My own meditation includes noticing that she brought me the red rubber kong to toss. First we must tug at it for a while. She is very strong and I let go soon, then let it fly.We do this a number of times. This is mindfulness of rubber tongs and tossing them. In between, I notice the scent of honeysuckle from the vine that climbs a trellis along the back of the patio. I listen to the mockingbird who is here every morning singing an aria of all bird calls. Next the sunlight on the treetops at the front of the house, and the Stop sign.

The Stop sign is a good message for me. I should make one to carry with me and pull it out every time I start worrying about old age and my poor finances. Stop. Breathe.

Breathe. I have to train myself to breathe. Buddhists stress it for good reason—most of us don’t notice how shallow our breath is, how often we hold our breath.  Stop and breath is a good mantra. Simplicity is always best. Simplicity is the doorway to the profound and I miss what is profound in the rush of my crowded, complex thoughts. Thoughts that tumble over each other, over and over until there is a huge tumbleweed of fear or doubt or illusion of some kind.

Snickers noses my knee to get my attention. She wants to climb into my lap, but she weights somewhere around 70 lbs, so I veto that. Later we will sit on the couch while I watch something on TV and she will lie half of her body on my lap. I will stroke her short, bristly fur and she will breath and then let out a long breath. And in this way we will stop for a sweet while.












#2 Brutus at His Water Place



Brutus lies under the table as I write. His front paws are crossed. I check his back legs and, sure enough they are crossed as well almost yoga-style.He is big and bulky but graceful.

Brutus is a slow, slow walker unless we are heading for the water.Then, he trots before me, pulling me along versus how I usually have to pull him along behind me.  Down the street, across a small bridge and through the neighborhood is a street that ends at the water’s edge. I sit on the cement wall or on the large broken pieces of concrete, avoiding the pile of dark green, soaked seaweed–unless he finds a ball–and then I sink in, figuring I can dry my “walking” shoes in the sun on the patio.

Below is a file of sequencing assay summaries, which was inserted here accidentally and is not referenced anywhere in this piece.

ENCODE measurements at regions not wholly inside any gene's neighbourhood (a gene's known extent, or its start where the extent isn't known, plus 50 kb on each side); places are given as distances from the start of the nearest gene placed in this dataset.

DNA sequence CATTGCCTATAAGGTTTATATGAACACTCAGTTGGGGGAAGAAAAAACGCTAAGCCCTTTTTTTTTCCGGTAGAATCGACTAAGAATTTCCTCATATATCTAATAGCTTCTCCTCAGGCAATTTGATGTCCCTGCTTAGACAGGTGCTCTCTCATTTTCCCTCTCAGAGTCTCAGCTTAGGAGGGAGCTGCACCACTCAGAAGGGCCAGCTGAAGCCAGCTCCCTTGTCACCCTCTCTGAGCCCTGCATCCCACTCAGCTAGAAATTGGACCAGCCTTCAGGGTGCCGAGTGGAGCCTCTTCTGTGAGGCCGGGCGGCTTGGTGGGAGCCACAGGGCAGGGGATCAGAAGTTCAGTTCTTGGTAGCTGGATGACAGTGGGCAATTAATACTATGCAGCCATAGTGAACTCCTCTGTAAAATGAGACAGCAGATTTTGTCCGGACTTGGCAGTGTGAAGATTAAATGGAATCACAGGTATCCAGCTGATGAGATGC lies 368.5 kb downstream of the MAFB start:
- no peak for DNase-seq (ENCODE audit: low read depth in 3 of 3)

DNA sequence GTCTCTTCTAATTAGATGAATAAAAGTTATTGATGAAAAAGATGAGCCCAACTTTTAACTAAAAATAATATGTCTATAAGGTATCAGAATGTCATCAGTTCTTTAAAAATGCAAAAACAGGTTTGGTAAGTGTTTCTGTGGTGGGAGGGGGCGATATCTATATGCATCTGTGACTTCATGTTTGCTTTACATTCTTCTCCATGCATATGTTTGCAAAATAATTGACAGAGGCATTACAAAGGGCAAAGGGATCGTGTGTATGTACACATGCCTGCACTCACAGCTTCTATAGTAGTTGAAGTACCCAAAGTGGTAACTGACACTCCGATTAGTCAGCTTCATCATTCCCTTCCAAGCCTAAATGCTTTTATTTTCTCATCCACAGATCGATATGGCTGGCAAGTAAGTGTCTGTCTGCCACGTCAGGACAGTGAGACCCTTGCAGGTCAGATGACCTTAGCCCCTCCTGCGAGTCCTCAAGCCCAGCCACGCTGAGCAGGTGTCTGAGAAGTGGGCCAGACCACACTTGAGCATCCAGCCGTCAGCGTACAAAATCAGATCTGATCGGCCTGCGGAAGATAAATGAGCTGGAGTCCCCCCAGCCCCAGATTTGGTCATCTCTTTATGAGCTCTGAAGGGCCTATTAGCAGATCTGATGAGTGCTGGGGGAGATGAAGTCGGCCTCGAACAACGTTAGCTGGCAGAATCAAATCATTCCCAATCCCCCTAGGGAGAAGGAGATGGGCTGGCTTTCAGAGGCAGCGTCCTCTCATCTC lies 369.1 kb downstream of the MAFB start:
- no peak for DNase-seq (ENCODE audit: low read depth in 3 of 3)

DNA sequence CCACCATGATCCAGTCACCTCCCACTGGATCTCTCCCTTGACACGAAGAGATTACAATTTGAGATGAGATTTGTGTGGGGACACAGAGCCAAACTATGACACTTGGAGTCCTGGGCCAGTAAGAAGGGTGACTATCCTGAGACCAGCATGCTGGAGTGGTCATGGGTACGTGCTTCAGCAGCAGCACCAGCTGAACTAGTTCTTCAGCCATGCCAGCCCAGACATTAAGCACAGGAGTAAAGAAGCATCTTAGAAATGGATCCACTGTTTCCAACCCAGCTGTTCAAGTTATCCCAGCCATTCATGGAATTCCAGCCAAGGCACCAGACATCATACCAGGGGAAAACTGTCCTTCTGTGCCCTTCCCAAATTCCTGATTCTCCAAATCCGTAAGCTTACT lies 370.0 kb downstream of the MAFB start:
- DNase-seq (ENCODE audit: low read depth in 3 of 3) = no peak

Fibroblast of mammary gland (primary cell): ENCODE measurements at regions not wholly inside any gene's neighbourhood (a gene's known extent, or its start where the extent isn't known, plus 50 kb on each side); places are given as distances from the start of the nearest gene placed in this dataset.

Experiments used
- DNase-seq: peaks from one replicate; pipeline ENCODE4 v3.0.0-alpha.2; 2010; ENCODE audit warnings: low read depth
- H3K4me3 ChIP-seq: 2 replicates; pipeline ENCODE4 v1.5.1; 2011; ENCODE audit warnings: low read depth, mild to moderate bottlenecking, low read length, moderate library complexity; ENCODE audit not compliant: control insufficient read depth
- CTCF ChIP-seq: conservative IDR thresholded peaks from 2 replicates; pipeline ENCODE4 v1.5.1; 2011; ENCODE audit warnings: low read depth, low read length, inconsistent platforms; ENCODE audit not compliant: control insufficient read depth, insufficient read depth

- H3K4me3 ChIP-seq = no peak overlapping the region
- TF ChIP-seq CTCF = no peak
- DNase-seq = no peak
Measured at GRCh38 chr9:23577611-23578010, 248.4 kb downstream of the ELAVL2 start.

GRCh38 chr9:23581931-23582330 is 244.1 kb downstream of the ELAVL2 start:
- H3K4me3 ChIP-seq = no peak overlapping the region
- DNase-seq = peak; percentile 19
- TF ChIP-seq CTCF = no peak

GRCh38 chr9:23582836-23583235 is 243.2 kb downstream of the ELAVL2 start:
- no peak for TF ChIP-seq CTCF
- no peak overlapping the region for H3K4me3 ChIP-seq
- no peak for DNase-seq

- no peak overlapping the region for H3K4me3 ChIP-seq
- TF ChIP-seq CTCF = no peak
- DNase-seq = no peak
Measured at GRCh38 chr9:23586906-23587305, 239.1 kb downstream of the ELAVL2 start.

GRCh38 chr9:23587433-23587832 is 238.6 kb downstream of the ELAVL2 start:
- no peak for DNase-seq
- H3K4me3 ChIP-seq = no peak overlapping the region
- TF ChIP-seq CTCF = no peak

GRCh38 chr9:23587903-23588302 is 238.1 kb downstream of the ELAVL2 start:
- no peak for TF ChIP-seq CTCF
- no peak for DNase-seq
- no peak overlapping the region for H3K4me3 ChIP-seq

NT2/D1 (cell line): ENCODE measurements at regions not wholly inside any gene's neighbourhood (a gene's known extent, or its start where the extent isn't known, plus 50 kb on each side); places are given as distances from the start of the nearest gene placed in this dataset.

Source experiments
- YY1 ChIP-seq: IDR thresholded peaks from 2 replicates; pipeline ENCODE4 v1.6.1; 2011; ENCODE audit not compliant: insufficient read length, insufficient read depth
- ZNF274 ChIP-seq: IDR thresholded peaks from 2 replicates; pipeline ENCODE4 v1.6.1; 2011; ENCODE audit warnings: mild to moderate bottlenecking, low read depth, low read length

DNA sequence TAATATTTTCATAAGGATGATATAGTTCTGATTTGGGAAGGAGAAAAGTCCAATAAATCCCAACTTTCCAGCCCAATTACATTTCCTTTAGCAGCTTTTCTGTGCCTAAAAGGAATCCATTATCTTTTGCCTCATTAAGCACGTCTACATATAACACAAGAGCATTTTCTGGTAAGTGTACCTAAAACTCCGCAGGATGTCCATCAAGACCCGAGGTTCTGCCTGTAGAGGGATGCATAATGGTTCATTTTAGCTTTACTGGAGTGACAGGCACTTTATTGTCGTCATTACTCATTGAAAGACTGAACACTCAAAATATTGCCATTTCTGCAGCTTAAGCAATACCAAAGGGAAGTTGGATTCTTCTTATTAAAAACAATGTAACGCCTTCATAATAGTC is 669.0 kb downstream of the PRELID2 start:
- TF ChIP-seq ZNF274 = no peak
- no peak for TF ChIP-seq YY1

He climbs down the crumbled pavement into the water and walks out until  water covers his belly, then he stops.  And  stands there… That’s the whole of his activity during our stay. He stands in the water gazing out into the bay, occasionally turning his big eyes back to check on me.  I imagine he stands there because he enjoys cooling his belly–this is Florida, after all and cold days are possible in January, but rare. Probably he loves all the scents of the bay. I know how seaweed smells, akin to rotting spinach, but I wonder how salt water smells. Does salt have a scent? Likely, Brutus would say it absolutely does and why would I even ask such a thing?

Sometimes, before he enters the bay to stand, he finds a tennis ball sitting in the seaweed bed, enjoys chewing for a while and then glance at me to tell me I should throw it. Now, I “hear ” him tell me he is ready for me to throw the ball. And, of course I do. He moves quickly– for Brutus–and charges into the water swimming for the ball.Here is one of those times I am sure of our communication. He speaks to me through his eyes. How does that work, I wonder? Why can we hear so much without using words? Certainly we do this with people also. We hear this way always with animals. I realize that another reason for my love of animals is the silence between us. It is companionable and void of all agendas. We can also experience this with people, but it is likely only in the most special relationships, and not a matter of course. Presence. Pure presence we offer to each other at those times with animal or human. Precious, rare presence.

Our culture is starting to acknowledge the communication abilities and intelligence of c of animals. I feel the shift  of attitude personally as I pay more attention to signals the dogs and cats send me via body language or eye contact, by barks or by mews. Even I, the animal lover all my life, followed the old school ignorance about animals before–‘he or she is just a dog, bird, cat, elephant…” Ugh. I am grateful we are waking up to understanding our fellow sentiment beings. St. Francis, the patron saint of animals, had it right, Buddhism has it right in its plea to not kill any living being.






Poem by Pablo Neruda

by Pablo Neruda

Now we will count to twelve
and we will all keep still.

For once on the face of the earth,
let’s not speak in any language;
let’s stop for one second,
and not move our arms so much.

It would be an exotic moment
without rush, without engines;
we would all be together
in a sudden strangeness.

Fisherman in the cold sea
would not harm whales
and the man gathering salt
would look at his hurt hands.

Those who prepare green wars,
wars with gas, wars with fire,
victories with no survivors,
would put on clean clothes
and walk about with their brothers
in the shade, doing nothing.

What I want should not be confused
with total inactivity.
Life is what it is about;
I want no truck with death.

If we were not so single-minded
about keeping our lives moving,
and for once could do nothing,
perhaps a huge silence
might interrupt this sadness
of never understanding ourselves
and of threatening ourselves with death.
Perhaps the earth can teach us
as when everything seems dead
and later proves to be alive.

Now I’ll count up to twelve
and you keep quiet and I will go.